“I thought that they were like prototypes for albums I never heard of by some guy I never heard of,” Hadar recalls. “The song titles were amazing, the lyrics were amazing. I wanted them to be real. But the more I looked at them … it became clear that this was all by one person.” Hadar’s day job was as a criminal investigator. He tracked down the storage space that had disgorged the crate full of Mingering Mike records. A handful of bills produced a name, and a few phone calls to relatives turned up the man himself.

Mike, an intensely private and shy man, would at first only talk to Hadar through the door of his apartment. “We had this bizarre discussion over breakfast at Denny’s,” Hadar says, “where I had to explain that I had all this work of his, and had posted it on Soulstrut”—a popular D.C. website for vintage record collectors. The news that his work had drawn an avid following was not thrilling to someone like Mike, who had spent most of his life avoiding encounters with people he didn’t know. “It was like taking his diary and putting it online,” Hadar says. So he took down what he had posted.

Following that, however, Hadar and another Mingering Mike collector gave the real-life Mike a taste of how his work had been greeted, reading him printouts from Soulstrut. And so the imaginary soul star, who’d retired in 1977, was abruptly plunged into that weird and in many ways scarcely less imaginary form of 21st-century renown: online celebrity.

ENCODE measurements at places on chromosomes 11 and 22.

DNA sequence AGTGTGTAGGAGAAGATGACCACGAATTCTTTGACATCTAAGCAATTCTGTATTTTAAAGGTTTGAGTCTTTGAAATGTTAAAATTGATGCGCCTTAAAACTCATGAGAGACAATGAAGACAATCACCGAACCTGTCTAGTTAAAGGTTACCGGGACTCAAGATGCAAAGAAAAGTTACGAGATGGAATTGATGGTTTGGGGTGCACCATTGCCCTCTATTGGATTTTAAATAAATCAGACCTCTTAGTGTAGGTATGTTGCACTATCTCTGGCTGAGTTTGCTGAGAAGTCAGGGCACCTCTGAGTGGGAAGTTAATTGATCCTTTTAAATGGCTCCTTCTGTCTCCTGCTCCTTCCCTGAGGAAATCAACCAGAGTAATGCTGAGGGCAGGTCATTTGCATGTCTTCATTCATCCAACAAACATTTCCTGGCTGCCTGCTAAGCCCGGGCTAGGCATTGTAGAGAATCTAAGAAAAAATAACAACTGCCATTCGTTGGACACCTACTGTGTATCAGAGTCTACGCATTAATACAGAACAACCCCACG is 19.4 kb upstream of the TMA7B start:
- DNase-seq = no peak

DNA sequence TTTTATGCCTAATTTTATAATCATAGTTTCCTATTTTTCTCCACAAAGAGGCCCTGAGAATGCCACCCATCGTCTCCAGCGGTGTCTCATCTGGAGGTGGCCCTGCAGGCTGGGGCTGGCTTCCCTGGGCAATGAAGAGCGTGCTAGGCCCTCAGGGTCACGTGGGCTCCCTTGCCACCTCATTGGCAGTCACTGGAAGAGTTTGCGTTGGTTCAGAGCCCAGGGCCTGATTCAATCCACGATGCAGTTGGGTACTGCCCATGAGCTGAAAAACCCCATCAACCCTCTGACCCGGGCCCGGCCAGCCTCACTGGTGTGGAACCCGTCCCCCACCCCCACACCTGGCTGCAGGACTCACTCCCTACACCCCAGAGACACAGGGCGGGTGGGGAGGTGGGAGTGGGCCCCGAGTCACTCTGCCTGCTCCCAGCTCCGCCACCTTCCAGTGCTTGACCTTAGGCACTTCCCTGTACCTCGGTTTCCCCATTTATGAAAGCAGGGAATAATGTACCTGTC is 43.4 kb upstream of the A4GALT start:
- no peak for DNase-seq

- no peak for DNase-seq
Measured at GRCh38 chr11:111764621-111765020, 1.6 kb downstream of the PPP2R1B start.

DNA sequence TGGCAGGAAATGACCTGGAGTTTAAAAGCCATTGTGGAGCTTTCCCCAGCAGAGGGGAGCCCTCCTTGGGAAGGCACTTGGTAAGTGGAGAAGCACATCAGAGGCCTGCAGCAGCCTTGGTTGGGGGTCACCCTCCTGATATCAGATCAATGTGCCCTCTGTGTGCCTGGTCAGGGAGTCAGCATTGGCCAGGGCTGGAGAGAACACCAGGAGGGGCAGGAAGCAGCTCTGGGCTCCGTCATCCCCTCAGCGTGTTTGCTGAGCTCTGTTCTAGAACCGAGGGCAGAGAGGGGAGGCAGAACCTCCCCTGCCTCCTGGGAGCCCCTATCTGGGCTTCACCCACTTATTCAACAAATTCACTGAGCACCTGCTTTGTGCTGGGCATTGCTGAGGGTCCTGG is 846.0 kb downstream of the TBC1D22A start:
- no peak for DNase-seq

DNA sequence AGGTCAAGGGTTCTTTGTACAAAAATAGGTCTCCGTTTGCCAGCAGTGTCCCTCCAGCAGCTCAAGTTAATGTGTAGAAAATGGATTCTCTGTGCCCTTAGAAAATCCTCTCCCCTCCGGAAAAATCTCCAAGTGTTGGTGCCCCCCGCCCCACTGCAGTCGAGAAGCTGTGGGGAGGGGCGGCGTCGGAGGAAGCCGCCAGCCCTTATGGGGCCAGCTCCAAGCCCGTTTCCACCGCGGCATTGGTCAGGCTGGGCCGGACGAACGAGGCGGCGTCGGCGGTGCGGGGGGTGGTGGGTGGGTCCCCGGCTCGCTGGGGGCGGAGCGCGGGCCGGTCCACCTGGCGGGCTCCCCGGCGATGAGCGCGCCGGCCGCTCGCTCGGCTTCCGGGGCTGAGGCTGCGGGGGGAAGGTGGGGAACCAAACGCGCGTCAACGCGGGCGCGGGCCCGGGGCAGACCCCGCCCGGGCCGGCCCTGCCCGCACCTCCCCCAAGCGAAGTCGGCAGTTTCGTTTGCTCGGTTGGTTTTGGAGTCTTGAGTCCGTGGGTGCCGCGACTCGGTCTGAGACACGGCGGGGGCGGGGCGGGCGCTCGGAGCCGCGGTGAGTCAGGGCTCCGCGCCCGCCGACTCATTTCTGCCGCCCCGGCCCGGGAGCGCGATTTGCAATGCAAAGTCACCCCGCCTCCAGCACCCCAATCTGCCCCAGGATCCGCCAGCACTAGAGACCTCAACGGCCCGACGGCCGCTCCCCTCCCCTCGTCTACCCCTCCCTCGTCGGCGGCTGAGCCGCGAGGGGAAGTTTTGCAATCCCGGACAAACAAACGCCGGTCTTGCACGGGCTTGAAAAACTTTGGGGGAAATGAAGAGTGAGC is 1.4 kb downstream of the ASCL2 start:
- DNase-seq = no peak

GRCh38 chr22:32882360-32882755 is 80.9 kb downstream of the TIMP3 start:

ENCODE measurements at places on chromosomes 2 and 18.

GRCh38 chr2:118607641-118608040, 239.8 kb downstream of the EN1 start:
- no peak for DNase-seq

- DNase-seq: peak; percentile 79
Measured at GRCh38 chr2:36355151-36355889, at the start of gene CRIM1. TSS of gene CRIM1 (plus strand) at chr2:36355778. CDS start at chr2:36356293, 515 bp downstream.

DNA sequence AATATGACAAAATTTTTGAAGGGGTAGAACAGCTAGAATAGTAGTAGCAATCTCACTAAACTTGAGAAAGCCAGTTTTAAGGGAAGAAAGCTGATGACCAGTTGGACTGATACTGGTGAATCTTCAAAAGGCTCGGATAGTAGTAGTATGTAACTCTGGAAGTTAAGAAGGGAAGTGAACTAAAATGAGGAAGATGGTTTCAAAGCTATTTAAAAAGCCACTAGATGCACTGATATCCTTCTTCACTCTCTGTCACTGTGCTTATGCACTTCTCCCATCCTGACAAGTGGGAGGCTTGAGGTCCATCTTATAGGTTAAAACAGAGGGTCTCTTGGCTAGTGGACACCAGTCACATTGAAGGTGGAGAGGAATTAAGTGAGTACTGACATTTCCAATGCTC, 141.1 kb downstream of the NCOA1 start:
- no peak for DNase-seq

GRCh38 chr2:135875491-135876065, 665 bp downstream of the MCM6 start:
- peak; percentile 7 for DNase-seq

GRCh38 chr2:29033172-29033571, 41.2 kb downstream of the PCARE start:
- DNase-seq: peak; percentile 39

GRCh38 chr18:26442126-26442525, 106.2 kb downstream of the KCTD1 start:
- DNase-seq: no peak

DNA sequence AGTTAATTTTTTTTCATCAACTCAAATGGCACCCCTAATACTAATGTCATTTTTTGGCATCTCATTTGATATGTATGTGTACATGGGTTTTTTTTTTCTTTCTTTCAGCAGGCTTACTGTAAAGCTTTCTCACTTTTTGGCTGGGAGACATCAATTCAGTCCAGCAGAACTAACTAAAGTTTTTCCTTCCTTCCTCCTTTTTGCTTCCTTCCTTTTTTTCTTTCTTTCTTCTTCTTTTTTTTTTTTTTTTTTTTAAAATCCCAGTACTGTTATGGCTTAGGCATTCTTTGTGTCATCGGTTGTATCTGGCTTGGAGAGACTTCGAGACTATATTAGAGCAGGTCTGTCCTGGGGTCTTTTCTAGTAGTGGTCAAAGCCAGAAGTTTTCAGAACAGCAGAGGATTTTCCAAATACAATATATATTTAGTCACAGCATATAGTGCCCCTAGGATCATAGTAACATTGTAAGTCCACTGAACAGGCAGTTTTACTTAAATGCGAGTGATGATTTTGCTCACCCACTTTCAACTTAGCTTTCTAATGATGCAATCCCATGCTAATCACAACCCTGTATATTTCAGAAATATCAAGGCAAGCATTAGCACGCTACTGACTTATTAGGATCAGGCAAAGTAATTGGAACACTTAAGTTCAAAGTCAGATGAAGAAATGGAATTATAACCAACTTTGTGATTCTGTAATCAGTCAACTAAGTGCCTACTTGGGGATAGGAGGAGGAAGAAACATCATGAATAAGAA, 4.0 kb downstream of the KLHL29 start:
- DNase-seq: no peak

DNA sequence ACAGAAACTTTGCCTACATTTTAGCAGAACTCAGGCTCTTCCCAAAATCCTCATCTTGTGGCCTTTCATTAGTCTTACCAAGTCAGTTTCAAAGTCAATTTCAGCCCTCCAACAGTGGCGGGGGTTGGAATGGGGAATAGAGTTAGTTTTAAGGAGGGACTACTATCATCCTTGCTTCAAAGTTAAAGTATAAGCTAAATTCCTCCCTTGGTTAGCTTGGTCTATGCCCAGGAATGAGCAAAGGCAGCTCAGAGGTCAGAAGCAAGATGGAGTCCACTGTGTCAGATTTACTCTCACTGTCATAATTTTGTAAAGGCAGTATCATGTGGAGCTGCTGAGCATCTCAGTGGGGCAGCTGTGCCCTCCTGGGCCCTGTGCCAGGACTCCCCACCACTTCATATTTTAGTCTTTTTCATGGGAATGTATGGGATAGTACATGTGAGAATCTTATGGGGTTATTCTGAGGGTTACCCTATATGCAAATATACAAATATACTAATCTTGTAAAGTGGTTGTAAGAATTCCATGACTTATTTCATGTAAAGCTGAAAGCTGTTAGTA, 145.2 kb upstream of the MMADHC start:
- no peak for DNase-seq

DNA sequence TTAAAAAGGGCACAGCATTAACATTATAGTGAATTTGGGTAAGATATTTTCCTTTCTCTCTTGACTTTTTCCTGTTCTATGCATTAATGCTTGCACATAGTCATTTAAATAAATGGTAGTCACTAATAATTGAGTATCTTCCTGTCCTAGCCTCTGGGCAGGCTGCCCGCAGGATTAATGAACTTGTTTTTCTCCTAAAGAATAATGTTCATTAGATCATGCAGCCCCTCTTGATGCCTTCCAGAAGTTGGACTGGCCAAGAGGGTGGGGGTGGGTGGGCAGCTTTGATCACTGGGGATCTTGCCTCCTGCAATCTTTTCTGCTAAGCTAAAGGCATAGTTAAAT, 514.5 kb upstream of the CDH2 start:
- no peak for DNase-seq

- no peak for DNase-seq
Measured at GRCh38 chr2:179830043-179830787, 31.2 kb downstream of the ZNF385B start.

When I was able to reach Mike on the phone, he was, as expected, slow to warm up to an interview. But when the talk turned to what inspired his creations, he spoke in the excited cadence of the true fan. I noted that his musical influences—James Brown, Marvin Gaye—were clear enough, but I was trying to puzzle out his comedic influences. “Are you familiar with Stan Freberg?” he asks, name-checking a political satirist known for his parodies of McCarthyism. “When you admire something so much it becomes a part of you, you pick it up and make it your own,” he explains.

Today, Mike is on the verge of real-life stardom. At the end of February, the Smithsonian American Art Museum debuted an exhibit, “Mingering Mike’s Supersonic Greatest Hits,” which will run until August 2. His story has yielded one movie option, and another film-documentary project may be in the works. Former Talking Heads frontman David Byrne had sought to broker a tribute album, but that project fizzled when Byrne tried to claim the publishing rights.

But the most promising development of all is the prospect that Mike will resume recording his own material. In collaboration with one of his cousins, he had laid down some tracks back in the 1970s over vocalized rhythm backing (“some people say I invented the beat box,” he says), and virtually all the tracks presented on his album covers exist in some state of composition.

I ask him if Mike today would take up his old protest mantle—singing, say, about the non-indictments in the police killings of Eric Garner and Michael Brown. He pauses, then says, “I probably wouldn’t have the people’s name in it. I would just have the feelings people conveyed to one another or as they saw it on TV. Most of the time you need something that’s funny, to get people out of the cycle of being blasé, and saying, ‘Well, I knew that was gonna happen.’ ” At which point he name checks yet another postwar Jewish comedian: “Just like Alan Sherman—you remember him?”

Chris Lehmann, a contributing editor of In These Times, is an editor of Book Forum and the Baffler and the author of Rich People Things (Haymarket, 2011). He is now working on a book about American religion and the money culture.